Tuesday, November 25, 2014

The End

Tomer Persico:
The question, then, to paraphrase Gershom Scholem’s remark, with which we began, is whether Zionism will be able to withstand the impulse to realize itself conclusively and become history.
Shlomo Maistre:
The consummation of the world is the return of Judah's scepter, in the hand of King Solomon's seed, to the Temple.
The Temple Mount is the end towards which Zionism has ever strived, of course.

Fulfilling prophecy is not the end of only Zionism, but actually the end of history - the consummation of the world - and this is manifestly evident to anyone able to see that Zionism is the process of restoring Judaism and that Judaism, as original monotheism, is inherently true.  In sum, Zionism is collective ba'al teshuva - effectively.  Insofar as one understands Zionism as Judaism, the former likely has restored the latter.  Reclamation of the Temple Mount is the final realization of Judaism.

The reader, no matter how tender, cannot doubt this most conceited writer's exceptional percipience, acuity, and ingenuity.  These innate attributes of his intuition have rendered his mind monstrously proficient in understanding - understanding that which is and that which must be.  This proficiency in understanding was initially by this writer only used - used in understanding only that which is, used in service of changing one's mind about what ought to be, used through intellectual revolution.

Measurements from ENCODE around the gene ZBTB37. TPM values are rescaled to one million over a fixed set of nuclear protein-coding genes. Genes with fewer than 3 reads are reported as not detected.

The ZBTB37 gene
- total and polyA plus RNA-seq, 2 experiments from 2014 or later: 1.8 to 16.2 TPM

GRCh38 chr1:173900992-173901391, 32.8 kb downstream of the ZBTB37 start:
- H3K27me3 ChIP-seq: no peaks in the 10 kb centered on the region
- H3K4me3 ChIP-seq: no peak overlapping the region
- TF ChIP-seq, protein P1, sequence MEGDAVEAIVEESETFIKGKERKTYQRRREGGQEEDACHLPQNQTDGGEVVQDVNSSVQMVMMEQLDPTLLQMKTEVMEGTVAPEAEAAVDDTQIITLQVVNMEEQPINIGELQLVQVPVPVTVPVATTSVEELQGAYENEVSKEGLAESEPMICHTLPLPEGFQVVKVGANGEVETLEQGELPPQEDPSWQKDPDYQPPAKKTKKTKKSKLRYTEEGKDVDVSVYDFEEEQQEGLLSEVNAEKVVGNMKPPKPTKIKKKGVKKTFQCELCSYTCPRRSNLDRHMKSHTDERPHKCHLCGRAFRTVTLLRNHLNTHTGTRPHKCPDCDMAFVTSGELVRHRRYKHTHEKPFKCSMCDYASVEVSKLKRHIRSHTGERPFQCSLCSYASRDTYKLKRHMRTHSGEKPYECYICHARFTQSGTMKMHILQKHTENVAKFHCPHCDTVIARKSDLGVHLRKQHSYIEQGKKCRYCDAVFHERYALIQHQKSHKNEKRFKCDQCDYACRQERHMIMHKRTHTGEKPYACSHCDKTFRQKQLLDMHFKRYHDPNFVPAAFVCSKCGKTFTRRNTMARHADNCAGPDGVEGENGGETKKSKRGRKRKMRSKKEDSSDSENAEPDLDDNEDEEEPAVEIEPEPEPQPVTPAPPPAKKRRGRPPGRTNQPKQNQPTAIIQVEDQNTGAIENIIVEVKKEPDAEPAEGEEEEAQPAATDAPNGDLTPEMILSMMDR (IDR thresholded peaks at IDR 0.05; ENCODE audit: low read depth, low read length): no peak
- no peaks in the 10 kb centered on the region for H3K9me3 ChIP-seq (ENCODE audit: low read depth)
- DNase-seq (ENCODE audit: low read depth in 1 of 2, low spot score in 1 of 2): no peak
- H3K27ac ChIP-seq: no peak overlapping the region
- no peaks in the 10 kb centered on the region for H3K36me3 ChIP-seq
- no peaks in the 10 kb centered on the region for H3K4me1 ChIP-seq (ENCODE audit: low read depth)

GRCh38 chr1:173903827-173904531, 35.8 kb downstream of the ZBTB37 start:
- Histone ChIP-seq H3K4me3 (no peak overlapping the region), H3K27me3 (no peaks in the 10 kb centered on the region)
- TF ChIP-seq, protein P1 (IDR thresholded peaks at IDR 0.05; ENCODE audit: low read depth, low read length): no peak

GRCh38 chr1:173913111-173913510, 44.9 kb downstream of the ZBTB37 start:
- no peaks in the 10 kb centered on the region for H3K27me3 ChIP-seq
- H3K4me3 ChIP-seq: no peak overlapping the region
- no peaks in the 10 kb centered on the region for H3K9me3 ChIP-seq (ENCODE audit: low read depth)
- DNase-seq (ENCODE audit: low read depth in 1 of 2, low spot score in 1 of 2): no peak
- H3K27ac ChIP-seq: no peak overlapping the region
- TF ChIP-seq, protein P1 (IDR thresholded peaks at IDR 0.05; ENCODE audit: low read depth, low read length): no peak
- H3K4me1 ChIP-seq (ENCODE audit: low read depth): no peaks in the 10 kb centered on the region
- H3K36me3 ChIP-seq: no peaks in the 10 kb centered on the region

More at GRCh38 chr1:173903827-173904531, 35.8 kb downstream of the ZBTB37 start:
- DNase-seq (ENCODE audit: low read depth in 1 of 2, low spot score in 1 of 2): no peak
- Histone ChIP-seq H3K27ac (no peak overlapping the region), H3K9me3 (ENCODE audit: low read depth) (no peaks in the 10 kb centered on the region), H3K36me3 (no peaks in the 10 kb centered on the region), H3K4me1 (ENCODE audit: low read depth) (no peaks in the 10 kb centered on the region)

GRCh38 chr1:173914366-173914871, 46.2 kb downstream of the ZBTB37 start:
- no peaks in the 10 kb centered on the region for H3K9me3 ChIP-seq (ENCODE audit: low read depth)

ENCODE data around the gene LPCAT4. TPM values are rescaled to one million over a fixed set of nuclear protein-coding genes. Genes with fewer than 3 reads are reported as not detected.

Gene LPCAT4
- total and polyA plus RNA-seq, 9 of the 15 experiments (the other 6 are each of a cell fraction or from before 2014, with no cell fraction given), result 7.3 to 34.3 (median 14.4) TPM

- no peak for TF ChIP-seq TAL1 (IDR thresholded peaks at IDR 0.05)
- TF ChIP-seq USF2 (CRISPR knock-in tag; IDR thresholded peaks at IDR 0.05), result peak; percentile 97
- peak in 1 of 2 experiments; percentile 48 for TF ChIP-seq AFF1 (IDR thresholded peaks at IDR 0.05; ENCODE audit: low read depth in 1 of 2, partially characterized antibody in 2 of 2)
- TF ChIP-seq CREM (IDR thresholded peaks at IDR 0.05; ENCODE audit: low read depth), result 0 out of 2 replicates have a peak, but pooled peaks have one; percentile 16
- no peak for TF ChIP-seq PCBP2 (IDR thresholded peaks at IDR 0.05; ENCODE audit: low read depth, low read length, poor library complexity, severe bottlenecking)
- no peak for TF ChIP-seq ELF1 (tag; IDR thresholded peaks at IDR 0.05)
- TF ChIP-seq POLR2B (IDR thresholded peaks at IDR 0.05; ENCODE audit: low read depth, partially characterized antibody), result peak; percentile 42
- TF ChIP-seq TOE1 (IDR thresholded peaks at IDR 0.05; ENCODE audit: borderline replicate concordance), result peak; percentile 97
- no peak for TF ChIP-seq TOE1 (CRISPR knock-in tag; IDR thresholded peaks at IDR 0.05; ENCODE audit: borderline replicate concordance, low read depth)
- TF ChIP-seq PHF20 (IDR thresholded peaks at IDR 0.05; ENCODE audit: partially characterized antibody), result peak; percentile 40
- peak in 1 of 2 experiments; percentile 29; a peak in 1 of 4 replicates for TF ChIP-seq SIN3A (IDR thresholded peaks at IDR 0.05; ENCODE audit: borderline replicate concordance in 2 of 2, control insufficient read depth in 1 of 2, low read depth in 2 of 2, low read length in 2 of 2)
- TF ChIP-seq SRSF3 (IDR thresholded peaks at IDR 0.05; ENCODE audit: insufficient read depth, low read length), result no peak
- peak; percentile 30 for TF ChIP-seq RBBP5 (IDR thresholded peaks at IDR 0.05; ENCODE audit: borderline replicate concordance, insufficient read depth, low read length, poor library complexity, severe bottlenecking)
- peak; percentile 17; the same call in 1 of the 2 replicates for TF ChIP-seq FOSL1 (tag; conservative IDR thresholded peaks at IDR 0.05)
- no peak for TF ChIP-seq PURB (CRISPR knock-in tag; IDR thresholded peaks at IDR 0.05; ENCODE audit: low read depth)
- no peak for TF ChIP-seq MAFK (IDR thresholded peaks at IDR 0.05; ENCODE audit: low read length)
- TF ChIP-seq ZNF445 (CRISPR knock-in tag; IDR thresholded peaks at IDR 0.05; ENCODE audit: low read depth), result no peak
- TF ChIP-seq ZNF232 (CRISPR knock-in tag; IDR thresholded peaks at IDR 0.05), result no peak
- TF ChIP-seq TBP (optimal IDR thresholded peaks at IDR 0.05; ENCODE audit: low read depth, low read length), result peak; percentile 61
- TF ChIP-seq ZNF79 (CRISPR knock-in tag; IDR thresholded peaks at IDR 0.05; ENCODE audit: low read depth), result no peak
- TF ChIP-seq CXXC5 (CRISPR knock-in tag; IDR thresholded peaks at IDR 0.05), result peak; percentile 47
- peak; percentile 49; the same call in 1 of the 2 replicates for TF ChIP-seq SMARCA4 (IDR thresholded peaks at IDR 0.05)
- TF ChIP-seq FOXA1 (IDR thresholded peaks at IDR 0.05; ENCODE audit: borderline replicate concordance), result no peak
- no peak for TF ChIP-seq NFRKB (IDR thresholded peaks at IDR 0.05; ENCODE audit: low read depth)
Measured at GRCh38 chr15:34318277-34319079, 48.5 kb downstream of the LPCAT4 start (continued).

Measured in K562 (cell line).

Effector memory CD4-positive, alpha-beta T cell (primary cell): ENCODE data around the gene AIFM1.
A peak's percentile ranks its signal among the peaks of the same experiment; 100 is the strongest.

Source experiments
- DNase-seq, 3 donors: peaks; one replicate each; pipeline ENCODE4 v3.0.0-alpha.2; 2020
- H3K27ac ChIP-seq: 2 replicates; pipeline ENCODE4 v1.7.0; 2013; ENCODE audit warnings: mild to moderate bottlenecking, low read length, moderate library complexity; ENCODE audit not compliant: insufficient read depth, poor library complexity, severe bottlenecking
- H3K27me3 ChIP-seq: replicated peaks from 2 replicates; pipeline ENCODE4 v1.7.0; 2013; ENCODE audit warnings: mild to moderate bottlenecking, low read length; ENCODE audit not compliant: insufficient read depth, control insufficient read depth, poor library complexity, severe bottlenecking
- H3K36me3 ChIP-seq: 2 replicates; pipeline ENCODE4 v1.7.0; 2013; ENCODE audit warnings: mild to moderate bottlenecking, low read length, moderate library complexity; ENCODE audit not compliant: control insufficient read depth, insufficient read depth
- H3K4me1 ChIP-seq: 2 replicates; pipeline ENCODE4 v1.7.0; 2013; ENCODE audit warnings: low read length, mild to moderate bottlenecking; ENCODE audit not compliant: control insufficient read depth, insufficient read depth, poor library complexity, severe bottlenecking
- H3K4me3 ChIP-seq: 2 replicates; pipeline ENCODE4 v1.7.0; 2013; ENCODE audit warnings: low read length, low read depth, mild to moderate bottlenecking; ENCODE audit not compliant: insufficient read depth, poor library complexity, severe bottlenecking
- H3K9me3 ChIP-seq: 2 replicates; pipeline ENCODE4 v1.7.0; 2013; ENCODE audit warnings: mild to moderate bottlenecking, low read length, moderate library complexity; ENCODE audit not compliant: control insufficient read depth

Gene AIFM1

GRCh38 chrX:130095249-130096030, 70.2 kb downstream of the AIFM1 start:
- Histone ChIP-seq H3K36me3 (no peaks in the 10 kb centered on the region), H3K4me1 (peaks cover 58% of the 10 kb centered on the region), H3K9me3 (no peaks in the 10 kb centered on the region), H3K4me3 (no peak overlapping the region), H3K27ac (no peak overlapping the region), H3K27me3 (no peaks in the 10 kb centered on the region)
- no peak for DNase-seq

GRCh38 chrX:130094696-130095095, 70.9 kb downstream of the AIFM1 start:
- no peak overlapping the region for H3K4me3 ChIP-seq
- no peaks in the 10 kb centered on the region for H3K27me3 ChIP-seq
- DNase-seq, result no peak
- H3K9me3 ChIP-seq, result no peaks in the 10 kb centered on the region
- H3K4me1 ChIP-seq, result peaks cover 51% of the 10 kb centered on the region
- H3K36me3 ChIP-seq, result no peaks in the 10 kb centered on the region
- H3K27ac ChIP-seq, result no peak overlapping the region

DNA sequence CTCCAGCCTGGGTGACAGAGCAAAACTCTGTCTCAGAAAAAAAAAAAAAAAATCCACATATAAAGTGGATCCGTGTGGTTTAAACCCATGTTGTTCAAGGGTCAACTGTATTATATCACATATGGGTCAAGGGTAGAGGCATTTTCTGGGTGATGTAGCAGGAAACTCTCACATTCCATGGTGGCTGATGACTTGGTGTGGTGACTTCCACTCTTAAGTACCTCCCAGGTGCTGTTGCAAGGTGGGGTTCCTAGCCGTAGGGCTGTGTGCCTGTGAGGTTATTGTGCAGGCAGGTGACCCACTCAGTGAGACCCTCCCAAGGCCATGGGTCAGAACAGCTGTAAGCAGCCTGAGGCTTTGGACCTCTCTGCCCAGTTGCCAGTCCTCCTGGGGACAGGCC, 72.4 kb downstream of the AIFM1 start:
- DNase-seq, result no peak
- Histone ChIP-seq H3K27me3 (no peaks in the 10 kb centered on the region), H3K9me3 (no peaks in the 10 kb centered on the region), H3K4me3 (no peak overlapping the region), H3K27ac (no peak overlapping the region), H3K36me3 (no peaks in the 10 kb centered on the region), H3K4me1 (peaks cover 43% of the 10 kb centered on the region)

Understanding can be used in service of what ought to be or what must be.  Never both.

As what is changes and - in accordance with what must be - inevitably diverges from any articulation of that which ought to be, there is increasing incentive to use understanding in service of what must be instead of what ought to be.  This path typically leads to learned apathy.  This writer's such path led to "Deductive Prosecutions" by virtue of not only his exceptional intuition but also his austere, contrarian, and mystical intellectual disposition.

That his prose is unusually acerbic, elegant, and epodic does not grant this writer a reprieve from having engaged in the most obtuse method of expression, which is the written word.  Even the most tender reader, though, must concede that his unusual prose - given its purpose - reduces the magnitude of his crime, since it is in well enough imitating the form of revelation to evince its function that prose may be sufficiently anachronistic to fulfill the paradoxical purpose of communicating truth to prove the inherent futility of all communication, whether written or not.

I have revealed mortal truths - at once shadows, consequences, and proofs of Truth, that unity of being, that eternal essence that binds all that is, that which is beyond the scope of human comprehension.  This was perhaps worthwhile, but definitely unnecessary.

I remain without remorse.